What's the difference between good and bad cholesterol? Why is it important to know your cholesterol levels and what can you do if they're not right? Read on for all you need to know.
Cholesterol is essential for a healthy body - it helps make cell membranes, hormones and some of the acids that digest fats. It's a fatty substance known as a lipid that is found in small amounts in foods such as eggs, meat and dairy products, but is mostly made by the body in the liver.
But if you're producing too much cholesterol, it can build up in the body and cause heart and circulation problems. Lifestyle factors, such as being overweight, eating a diet high in saturated fat, and drinking too much alcohol, play a part in determining whether you might have high cholesterol. About one in 500 people inherit the condition from a parent (this is known as familial hypercholesterolaemia).
A high level of cholesterol in your blood, together with high levels of lipids known as triglycerides, can increase your risk of developing coronary heart disease. If cholesterol builds up on the walls of your arteries, the blood flow to your heart and the rest of your body can become restricted. This increases the risk of a blood clot developing, which means you could have a heart attack (read more about heart attacks on NHS Choices) or a stroke (NHS Choices has more information on strokes).
Doctors take high cholesterol more seriously in people who also have diabetes, high blood pressure or a family history of stroke or heart disease.
You may have heard the terms 'good' and 'bad' cholesterol. Simply put, bad or LDL cholesterol carries cholesterol into the body, and good or HDL cholesterol mops up any you don't need, by taking it to the liver. So it's better have higher levels of HDL or good cholesterol, and lower levels of LDL, or bad cholesterol.
Never had a cholesterol test? Ask your GP for a test if you can tick one or more of the below boxes. (Or do it yourself on the NHS website.) You can buy home tests from pharmacies but GP tests are considered more accurate. It's usually done first thing in the morning, as you have to fast for 12 hours beforehand. The magic numbers you need are a total cholesterol level of five or under, and an LDL level of less than three.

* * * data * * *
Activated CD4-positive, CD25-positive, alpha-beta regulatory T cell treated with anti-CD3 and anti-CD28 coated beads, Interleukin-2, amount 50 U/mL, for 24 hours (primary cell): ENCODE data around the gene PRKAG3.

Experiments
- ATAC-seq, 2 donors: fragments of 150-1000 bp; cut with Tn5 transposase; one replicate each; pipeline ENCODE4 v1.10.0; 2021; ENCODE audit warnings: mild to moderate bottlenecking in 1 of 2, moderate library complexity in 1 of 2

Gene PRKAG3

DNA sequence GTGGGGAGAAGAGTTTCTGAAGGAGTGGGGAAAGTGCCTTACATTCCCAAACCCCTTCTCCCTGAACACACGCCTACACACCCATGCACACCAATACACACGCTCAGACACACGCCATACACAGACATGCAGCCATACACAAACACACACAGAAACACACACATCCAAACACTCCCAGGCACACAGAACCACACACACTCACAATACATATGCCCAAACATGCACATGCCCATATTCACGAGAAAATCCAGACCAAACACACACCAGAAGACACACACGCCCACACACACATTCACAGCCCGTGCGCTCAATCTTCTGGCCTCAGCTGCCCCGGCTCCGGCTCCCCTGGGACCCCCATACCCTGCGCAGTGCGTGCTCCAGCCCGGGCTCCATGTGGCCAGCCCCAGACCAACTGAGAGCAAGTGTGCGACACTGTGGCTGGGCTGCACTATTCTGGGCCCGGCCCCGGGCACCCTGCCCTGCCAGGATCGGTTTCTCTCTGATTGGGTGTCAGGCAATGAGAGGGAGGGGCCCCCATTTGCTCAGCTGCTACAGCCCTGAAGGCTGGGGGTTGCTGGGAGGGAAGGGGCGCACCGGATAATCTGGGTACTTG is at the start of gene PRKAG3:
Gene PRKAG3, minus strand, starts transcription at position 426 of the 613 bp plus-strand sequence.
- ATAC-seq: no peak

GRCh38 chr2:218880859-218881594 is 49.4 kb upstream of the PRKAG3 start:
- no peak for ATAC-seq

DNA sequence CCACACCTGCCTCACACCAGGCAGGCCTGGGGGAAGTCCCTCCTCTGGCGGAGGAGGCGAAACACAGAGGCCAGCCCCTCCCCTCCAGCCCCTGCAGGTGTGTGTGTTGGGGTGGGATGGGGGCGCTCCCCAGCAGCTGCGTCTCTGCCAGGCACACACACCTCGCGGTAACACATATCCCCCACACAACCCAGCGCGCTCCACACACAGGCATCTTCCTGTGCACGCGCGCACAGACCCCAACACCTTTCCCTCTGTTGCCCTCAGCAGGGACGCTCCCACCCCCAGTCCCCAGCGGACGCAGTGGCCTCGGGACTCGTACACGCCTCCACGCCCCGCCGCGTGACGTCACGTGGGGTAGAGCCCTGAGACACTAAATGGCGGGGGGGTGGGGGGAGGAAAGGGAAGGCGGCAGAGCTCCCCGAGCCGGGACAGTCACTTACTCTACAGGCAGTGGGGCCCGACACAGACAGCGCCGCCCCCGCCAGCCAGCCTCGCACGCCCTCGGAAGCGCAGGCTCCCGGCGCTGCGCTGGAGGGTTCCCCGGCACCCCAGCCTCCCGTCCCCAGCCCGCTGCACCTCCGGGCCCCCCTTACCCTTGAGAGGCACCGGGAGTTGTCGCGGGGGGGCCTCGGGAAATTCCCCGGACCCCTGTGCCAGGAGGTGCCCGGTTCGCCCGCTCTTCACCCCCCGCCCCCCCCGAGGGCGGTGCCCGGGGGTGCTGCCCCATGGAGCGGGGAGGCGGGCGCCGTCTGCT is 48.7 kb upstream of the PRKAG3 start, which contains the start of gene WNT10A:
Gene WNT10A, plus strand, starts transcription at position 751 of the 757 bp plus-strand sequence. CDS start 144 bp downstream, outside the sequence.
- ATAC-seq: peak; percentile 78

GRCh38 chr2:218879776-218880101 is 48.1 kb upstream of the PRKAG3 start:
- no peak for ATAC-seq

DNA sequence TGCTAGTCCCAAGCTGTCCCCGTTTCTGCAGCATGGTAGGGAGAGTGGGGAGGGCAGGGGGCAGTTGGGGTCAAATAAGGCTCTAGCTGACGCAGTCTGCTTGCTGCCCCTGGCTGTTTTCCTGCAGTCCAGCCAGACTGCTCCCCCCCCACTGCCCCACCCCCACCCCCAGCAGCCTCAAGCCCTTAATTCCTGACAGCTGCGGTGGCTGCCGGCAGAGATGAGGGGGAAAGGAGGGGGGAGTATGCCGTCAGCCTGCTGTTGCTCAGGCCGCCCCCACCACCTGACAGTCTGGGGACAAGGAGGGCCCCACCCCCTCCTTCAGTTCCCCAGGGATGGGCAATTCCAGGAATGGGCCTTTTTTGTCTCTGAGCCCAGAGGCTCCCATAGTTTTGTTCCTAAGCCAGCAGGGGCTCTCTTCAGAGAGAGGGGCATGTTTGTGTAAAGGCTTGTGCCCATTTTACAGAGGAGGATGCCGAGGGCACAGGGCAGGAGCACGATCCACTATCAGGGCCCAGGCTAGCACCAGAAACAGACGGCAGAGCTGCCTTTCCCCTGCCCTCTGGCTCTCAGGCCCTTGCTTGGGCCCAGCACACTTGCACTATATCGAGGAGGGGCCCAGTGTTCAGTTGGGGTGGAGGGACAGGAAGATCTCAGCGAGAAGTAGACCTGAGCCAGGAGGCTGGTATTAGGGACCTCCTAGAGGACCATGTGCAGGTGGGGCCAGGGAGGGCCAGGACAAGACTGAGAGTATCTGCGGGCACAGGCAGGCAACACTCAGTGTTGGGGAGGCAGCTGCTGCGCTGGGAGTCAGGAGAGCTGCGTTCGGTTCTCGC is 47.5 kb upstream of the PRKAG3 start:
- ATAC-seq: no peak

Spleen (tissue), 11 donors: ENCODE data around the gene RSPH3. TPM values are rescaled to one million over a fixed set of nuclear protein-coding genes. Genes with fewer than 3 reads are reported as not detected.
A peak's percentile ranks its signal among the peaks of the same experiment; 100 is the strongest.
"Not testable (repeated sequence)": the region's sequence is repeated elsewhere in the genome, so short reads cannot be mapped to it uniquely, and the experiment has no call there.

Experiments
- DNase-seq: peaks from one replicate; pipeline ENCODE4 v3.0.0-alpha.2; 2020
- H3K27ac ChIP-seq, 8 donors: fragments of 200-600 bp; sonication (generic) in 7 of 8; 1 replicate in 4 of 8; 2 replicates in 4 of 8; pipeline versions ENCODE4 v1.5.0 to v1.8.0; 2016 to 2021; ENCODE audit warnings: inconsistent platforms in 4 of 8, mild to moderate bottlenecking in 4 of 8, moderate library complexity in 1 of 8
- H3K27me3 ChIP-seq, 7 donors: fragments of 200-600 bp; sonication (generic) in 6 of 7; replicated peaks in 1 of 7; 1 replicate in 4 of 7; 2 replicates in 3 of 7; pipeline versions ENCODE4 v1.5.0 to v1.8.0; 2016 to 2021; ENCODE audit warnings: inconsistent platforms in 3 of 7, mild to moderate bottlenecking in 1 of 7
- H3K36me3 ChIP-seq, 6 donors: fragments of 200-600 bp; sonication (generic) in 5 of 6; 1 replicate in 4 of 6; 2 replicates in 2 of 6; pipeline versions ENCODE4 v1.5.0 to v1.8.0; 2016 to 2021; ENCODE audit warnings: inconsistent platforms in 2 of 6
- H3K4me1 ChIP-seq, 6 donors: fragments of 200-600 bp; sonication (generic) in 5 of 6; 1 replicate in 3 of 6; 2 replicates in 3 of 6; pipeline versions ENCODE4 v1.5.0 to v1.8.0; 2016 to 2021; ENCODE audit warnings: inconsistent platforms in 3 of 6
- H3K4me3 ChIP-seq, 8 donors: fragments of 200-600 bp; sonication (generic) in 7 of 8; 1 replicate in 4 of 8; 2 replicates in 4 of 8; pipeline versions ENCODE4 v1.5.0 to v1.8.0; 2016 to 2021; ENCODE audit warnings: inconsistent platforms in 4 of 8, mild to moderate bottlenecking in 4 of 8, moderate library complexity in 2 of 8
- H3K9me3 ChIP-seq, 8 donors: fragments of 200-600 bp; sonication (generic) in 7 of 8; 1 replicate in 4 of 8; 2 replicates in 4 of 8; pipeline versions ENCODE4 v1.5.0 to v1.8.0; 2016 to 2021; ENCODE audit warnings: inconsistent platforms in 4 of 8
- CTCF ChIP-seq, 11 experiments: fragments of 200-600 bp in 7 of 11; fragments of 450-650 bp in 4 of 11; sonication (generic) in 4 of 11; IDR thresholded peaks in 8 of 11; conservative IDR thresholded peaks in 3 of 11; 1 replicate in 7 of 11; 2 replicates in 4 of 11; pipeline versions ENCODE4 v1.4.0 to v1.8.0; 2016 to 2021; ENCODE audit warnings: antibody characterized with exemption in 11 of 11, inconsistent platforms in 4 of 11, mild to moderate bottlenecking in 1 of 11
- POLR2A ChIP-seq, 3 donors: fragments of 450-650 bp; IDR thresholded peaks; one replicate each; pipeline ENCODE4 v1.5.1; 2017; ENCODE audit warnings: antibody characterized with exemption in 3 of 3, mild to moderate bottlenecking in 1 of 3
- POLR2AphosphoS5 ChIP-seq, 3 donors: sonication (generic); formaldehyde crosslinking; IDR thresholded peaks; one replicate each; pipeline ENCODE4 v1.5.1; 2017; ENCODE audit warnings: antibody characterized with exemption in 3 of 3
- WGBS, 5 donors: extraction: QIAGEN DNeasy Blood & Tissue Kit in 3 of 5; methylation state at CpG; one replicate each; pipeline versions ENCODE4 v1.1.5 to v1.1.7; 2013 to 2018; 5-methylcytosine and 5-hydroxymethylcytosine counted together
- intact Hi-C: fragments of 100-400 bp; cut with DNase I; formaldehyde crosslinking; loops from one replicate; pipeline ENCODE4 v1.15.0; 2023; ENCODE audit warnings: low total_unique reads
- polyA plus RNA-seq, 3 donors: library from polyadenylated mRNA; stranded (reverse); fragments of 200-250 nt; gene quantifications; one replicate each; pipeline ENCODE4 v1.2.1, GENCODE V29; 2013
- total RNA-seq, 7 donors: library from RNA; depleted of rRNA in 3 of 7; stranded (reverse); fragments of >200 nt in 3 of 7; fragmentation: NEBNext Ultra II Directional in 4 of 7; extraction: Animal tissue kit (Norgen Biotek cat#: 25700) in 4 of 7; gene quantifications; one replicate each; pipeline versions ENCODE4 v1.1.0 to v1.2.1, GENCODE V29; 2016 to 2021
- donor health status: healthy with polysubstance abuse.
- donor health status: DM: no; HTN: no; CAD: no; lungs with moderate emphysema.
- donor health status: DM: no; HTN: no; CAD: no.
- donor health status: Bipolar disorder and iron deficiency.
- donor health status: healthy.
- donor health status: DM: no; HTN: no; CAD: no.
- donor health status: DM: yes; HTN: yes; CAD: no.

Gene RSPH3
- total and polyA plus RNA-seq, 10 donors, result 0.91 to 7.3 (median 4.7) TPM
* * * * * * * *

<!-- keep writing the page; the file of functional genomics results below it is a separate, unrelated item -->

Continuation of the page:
Get tested if:
• You're very overweight (by more than 12.7kg or two stone)
• You're over 40
• You have a family history of heart disease, or have had it yourself
• A close family member has been diagnosed with a cholesterol-related condition (this means you may also be at risk)
• You have a kidney condition, an underactive thyroid gland or an inflamed pancreas (pancreatitis). These conditions can cause increased levels of cholesterol or triglycerides.
Do: Eat more fibre (wholegrains, fruit and vegetables), oily fish and nuts. These foods can help reduce cholesterol, according to the British Heart Foundation.
Do: At least 30 minutes of physical activity every day. This keeps your heart and circulation system healthy.
Do: Measure your middle - keep your waist measurement under 80cm (32in) if you’re a woman, and 94cm (37in) if you’re a man. Fat around the middle increases heart problems.
Do: Switch to cholesterol-lowering spreads and yogurts if you've tested for high cholesterol. They contain plant sterols and stanols which studies show can reduce levels of cholesterol in the blood.
Do: See your GP if you have a family history of high cholesterol to talk about statins (cholesterol-lowering medication).
Don't: Make a habit of binge drinking (more than 6 units in one session) - it can raise your cholesterol and triglyceride levels. Try to stick to healthy alcohol limits (14 units a week for women, 21 for men).
Don't: Smoke - it increases your risk of heart disease. Yet another reason to quit!
Don't: Eat too much saturated fat. Keeps foods like fry-ups, pies, pizzas and pastries, burgers and sausages, biscuits and cakes, and anything dripping in butter, cream or cheese as treats, not every day foods. This will protect your health in general and lower your cholesterol.